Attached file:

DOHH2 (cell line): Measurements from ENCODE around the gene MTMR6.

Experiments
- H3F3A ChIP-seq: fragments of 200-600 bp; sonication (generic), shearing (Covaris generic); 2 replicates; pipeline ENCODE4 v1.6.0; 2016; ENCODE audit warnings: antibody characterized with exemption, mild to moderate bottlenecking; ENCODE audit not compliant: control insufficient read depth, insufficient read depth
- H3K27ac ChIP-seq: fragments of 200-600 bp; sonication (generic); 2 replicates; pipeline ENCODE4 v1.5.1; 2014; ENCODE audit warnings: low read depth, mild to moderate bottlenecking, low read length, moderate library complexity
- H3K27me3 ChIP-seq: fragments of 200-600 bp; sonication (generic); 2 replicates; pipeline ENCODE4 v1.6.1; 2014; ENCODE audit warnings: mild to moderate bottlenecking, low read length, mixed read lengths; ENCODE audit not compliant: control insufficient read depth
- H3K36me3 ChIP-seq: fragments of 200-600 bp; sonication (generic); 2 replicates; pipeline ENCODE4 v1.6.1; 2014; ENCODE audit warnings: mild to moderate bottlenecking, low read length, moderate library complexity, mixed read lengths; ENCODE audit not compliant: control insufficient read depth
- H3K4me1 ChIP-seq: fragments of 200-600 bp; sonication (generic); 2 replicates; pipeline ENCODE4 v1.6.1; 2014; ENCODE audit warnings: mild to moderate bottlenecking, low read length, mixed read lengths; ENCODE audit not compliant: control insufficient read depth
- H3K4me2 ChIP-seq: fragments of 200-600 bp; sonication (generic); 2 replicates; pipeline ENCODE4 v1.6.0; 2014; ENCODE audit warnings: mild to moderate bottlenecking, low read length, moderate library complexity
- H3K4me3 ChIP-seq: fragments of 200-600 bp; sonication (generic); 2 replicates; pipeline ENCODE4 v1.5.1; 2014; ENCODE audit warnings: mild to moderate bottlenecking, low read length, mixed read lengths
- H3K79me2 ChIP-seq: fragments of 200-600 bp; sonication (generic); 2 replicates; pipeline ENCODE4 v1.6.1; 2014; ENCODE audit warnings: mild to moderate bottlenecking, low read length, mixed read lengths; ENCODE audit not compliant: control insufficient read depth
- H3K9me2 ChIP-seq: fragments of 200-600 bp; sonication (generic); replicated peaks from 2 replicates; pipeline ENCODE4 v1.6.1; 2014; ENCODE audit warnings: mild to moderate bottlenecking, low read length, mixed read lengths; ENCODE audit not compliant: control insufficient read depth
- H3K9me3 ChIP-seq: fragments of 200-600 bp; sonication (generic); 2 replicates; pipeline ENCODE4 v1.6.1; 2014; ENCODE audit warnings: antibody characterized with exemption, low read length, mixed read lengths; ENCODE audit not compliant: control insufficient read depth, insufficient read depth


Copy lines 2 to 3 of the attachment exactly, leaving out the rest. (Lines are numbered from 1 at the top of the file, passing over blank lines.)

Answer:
Experiments
- H3F3A ChIP-seq: fragments of 200-600 bp; sonication (generic), shearing (Covaris generic); 2 replicates; pipeline ENCODE4 v1.6.0; 2016; ENCODE audit warnings: antibody characterized with exemption, mild to moderate bottlenecking; ENCODE audit not compliant: control insufficient read depth, insufficient read depth